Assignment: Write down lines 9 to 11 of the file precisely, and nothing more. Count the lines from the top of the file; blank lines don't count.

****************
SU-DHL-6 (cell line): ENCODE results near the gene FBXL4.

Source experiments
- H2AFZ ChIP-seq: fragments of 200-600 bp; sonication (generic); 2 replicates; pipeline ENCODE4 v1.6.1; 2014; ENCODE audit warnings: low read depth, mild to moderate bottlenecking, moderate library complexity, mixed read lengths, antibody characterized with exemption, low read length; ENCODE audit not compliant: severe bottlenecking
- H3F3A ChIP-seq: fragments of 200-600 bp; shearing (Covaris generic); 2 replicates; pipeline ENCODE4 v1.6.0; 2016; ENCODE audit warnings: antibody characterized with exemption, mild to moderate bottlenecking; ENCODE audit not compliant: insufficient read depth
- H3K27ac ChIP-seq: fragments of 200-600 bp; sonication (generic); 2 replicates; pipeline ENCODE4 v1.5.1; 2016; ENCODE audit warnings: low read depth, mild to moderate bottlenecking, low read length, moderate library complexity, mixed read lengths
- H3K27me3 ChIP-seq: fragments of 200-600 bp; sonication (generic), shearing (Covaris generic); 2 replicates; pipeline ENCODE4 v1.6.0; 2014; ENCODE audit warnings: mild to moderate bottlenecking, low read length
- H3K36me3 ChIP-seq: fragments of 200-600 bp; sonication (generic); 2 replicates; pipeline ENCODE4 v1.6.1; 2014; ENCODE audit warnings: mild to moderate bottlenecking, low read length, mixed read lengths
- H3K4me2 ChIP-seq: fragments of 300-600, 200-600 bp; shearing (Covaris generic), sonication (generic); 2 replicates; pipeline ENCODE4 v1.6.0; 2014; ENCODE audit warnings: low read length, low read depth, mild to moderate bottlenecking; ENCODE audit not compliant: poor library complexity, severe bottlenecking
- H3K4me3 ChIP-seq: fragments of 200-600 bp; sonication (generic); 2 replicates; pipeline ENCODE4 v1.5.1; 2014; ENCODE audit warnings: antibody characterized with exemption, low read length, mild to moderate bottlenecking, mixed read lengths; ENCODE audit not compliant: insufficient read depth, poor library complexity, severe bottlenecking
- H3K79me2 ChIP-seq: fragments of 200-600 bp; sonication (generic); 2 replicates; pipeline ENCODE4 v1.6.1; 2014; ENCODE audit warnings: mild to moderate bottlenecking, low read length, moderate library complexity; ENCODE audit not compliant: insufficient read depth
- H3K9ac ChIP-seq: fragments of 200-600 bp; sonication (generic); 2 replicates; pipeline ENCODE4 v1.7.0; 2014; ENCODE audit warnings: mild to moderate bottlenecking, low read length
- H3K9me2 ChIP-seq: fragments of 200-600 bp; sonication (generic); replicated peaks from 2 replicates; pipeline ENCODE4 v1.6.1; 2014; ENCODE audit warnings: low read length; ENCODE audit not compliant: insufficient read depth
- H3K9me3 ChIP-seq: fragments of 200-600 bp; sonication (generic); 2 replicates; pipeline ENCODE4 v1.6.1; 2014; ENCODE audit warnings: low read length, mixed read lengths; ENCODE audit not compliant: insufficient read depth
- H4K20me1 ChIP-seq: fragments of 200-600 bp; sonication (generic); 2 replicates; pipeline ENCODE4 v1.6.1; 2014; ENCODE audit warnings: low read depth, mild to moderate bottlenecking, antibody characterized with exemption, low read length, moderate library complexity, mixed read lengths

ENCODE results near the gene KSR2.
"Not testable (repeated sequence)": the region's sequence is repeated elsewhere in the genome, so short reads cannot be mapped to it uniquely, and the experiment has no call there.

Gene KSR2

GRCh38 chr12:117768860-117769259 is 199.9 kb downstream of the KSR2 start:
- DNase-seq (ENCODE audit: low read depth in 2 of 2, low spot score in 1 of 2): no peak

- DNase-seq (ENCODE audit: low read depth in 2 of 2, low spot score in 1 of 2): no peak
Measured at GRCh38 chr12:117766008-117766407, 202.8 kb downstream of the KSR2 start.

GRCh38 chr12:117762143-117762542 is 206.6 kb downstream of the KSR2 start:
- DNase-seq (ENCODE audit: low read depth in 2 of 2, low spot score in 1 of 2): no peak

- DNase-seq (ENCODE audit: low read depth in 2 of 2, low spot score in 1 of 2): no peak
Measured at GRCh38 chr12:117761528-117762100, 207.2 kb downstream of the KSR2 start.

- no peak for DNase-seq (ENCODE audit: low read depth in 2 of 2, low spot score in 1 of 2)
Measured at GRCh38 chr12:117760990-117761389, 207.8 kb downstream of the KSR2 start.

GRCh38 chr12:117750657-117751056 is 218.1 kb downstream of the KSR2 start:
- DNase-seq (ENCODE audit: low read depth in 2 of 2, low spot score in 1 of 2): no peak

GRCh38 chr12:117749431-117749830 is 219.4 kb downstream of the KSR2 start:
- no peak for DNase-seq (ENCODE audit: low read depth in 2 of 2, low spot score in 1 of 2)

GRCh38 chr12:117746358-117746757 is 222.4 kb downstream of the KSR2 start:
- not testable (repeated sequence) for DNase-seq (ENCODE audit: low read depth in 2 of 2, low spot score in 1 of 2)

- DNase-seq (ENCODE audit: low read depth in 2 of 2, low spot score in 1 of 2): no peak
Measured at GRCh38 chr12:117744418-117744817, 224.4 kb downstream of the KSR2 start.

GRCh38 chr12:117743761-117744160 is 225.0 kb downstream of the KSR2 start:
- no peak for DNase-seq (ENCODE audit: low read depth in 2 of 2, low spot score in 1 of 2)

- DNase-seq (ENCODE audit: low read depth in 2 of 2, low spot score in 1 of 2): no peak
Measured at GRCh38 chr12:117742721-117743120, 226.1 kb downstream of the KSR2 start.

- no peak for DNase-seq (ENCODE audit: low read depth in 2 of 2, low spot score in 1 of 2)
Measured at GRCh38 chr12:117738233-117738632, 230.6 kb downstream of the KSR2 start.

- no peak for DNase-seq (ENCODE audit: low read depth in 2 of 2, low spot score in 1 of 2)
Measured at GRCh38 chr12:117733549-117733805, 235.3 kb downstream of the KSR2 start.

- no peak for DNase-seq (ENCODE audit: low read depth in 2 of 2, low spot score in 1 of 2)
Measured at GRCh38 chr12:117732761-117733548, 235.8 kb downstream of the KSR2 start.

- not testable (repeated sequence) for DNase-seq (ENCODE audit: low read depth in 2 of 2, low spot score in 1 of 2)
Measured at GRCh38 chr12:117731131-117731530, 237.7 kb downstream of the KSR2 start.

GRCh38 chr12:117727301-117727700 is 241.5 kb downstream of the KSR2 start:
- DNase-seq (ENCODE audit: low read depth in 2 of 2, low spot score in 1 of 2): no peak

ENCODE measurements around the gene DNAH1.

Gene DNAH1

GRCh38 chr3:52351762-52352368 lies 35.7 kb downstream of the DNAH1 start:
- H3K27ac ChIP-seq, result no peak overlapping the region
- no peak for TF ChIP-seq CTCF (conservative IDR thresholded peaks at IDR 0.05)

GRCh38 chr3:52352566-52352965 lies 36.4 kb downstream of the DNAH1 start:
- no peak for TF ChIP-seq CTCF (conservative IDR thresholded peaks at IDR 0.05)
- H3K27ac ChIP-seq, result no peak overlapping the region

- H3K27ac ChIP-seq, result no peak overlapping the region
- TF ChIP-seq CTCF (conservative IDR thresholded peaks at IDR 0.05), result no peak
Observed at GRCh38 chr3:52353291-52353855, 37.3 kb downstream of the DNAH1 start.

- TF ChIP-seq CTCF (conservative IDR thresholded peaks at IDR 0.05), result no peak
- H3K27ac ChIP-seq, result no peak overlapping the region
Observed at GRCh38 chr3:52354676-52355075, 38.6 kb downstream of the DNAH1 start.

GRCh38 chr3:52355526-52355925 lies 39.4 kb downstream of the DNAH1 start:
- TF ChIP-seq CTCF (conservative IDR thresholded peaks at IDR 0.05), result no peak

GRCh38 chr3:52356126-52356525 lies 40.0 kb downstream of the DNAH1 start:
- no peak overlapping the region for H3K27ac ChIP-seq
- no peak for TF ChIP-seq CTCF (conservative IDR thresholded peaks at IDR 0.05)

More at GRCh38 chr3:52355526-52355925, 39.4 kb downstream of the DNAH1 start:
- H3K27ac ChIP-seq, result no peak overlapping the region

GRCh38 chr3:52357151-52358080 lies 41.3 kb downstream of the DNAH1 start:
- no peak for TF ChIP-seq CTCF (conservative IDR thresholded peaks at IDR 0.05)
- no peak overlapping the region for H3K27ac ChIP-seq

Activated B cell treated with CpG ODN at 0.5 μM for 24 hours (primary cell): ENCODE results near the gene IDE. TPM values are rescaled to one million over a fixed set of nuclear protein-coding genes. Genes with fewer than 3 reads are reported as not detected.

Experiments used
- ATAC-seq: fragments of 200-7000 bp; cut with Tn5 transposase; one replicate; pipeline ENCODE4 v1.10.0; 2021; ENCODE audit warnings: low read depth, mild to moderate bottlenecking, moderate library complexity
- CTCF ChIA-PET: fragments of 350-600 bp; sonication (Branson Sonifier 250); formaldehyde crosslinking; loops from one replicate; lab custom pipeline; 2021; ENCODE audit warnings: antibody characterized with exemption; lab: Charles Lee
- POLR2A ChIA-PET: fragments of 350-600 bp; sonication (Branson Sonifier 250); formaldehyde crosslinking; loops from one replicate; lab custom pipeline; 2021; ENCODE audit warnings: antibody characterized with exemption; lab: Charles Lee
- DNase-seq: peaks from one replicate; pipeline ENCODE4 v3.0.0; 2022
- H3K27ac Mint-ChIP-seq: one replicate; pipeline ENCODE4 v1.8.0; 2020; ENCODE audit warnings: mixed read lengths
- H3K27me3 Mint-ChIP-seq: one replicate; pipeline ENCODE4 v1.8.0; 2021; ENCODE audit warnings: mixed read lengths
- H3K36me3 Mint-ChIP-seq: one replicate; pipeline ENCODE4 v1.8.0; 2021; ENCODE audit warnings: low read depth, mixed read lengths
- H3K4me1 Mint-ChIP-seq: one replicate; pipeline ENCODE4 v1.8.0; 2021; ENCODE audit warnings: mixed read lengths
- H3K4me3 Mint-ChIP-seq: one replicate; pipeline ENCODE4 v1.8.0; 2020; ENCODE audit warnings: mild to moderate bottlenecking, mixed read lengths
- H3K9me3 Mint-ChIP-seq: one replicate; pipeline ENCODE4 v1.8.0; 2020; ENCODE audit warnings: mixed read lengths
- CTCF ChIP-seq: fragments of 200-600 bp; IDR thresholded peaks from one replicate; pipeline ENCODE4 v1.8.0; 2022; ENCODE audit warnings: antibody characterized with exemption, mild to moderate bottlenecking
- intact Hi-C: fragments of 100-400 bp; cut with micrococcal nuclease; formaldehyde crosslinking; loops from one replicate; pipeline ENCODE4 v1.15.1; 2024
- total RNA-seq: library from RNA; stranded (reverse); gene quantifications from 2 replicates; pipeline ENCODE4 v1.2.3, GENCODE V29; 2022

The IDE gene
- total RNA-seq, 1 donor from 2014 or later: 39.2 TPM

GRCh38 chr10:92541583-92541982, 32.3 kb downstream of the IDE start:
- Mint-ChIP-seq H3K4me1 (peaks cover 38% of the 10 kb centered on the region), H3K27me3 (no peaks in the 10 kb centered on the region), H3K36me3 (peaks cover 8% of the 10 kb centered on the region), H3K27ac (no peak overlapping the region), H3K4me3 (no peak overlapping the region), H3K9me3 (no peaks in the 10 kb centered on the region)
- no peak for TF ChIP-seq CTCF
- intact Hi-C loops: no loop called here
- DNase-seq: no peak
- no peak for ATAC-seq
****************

- H3K4me3 ChIP-seq: fragments of 200-600 bp; sonication (generic); 2 replicates; pipeline ENCODE4 v1.5.1; 2014; ENCODE audit warnings: antibody characterized with exemption, low read length, mild to moderate bottlenecking, mixed read lengths; ENCODE audit not compliant: insufficient read depth, poor library complexity, severe bottlenecking
- H3K79me2 ChIP-seq: fragments of 200-600 bp; sonication (generic); 2 replicates; pipeline ENCODE4 v1.6.1; 2014; ENCODE audit warnings: mild to moderate bottlenecking, low read length, moderate library complexity; ENCODE audit not compliant: insufficient read depth
- H3K9ac ChIP-seq: fragments of 200-600 bp; sonication (generic); 2 replicates; pipeline ENCODE4 v1.7.0; 2014; ENCODE audit warnings: mild to moderate bottlenecking, low read length